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Are you reading for ‘work-tirement’?

     The word retirement has many connotations. The young wonder if they will be able to save enough to retire or if Social Security will be there for them, while the challenging economy is prompting many in the Baby Boom generation – who have already reached or are nearing retirement age – to work longer than planned or take on second careers. Generations ago, most people expected to live only a few years after they retired. Now life expectancy for many is in the 90s, prompting workers of all ages to reconsider the meaning of retirement.

Chris Farrell addressed these new perspectives on retirement – which he calls “work-tirement” – during the annual Bigwood Lecture at Minnesota State Community and Technical College in Fergus Falls in April. Farrell is the executive editor of Twin Cities Public Television’s finance show “Right on the Money.”

Farrell explained that 80 percent of people who are nearing retirement are wanting to work longer. Members of the Baby Boom generation have invested in their children. This could mean paying for their children’s education or having them live longer in their parents’ homes. This is their children’s inheritance not the savings of previous generations. This type of support enables their children to prosper not needing the inheritance as much. But it also causes the parents to work longer to maintain their standard of living.

Some people must retire from their jobs because they can no longer handle the physical demands, which leaves them with the choice of living more frugally or changing careers to supplement their retirement income.

This may sound like bad news, but it also provides an opportunity for self-fulfillment in retirement. People retire from their careers to try something new that they always wanted to do. Many of the retired are turning to entrepreneurship. Women who have worked at various jobs over their lives have built the skills that make them great entrepreneurs,” Farrell said. A quarter of all new businesses today are created by people age 55-64.

Farrell, a boomer himself, worked as a merchant seaman before he attended college and then began work in journalism. He has been a columnist and worked as both a radio and television host and an author. His most recent book is “The New Frugality: How to Consume Less, Save More and Live Better,” and he is currently working on a book about the concept of work-tirement. He’s personally very optimistic about the future of people who are retiring.

Phasing into retirement is an option for many workers, including Florence Thompson, who now lives in Fergus Falls. She was born in Otter Tail County and worked in California for about 40 years, most recently as a psychologist, and then moved back to the Phelps Mill area when she decided to retire.

“When I first moved back, I would get calls to come and see clients,” she said. My life was so meaningful that I commuted from Minnesota to California. After a while it was getting more difficult, so I fully retired.”

Thompson’s own mother had needed to support her family in the late 1930s. With few job opportunities for women, she started her own business.

“It was my mother’s expectation that her children would go to college and be successful,” said Thompson, who was active in California with the Business and Professional Women organization and also worked with women in Kenya.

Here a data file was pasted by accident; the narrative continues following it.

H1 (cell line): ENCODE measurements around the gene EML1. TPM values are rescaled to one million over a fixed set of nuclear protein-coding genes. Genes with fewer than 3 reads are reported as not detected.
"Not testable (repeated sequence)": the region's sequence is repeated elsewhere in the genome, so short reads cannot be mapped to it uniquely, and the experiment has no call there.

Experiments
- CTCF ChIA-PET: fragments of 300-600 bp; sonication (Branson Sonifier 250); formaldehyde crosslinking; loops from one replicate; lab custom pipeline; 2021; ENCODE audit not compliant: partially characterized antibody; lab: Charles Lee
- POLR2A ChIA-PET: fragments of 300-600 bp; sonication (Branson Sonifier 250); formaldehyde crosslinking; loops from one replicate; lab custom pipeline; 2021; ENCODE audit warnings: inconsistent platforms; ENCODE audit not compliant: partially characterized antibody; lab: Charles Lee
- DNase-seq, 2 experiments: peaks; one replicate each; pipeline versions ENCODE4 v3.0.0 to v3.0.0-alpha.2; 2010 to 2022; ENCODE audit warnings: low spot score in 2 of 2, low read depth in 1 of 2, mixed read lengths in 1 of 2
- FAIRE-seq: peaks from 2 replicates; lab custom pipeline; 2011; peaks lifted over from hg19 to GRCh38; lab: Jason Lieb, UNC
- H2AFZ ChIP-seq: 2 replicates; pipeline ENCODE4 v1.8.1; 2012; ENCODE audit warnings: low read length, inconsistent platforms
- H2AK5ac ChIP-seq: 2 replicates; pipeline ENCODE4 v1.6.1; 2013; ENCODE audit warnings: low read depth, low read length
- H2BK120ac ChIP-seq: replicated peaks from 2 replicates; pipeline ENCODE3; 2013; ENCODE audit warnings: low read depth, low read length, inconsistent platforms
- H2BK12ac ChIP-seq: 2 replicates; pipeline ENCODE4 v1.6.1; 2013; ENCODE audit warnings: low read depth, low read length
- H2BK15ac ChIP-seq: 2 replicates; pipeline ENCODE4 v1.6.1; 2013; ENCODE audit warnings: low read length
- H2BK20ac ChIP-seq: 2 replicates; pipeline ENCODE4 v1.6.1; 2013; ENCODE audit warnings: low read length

Warren Olsen is also someone who retired from his career to continue with his current employer. Warren grew up on Manhattan Island in New York, half a block from a steep wooded area on the edge of the island. From his high school downtown, he could hear the fog horns blowing in the harbor.  His mother, an immigrant to the United States from Norway, took her children to the Metropolitan Museum of Art because she sensed there was good “stuff” there.

He was drafted into the Army toward the end of World War II and attended college on the GI Bill after he was discharged. A family connection with Hillcrest Academy brought him to Fergus Falls. He taught English at M State, which was then Fergus Falls Community College, until his retirement.

“After Charles Beck retired there seemed to be no plan to continue the art shows he had arranged while he taught at the college. I felt a loss and received permission to set up regular art exhibits,” he said. He was offered part time employment to become the curator of the college art collection after he retired.

Warren spent the next 18 years adding to the art collection and organizing art shows for students. “I was giving a tour to a local sculptor, and I was sharing my vision of a special work of art.  The artist later came back to me with an offer to commission and fund the piece I had envisioned,” he recalls.  The art collection has grown to almost 500 pieces during his tenure.  The hallways, staff offices, and the Charles Beck Art Gallery are part of  legacy that he has left for the college and community.

At first the prediction that people will work longer to support themselves in retirement creates fear of financial difficulties. However, it can be a process of personal fulfillment and benefit to our communities with the wealth of talent and expertise people can contribute during retirement.  Working during these years can be a time of enrichment to accomplish dreams and to leave behind a legacy.

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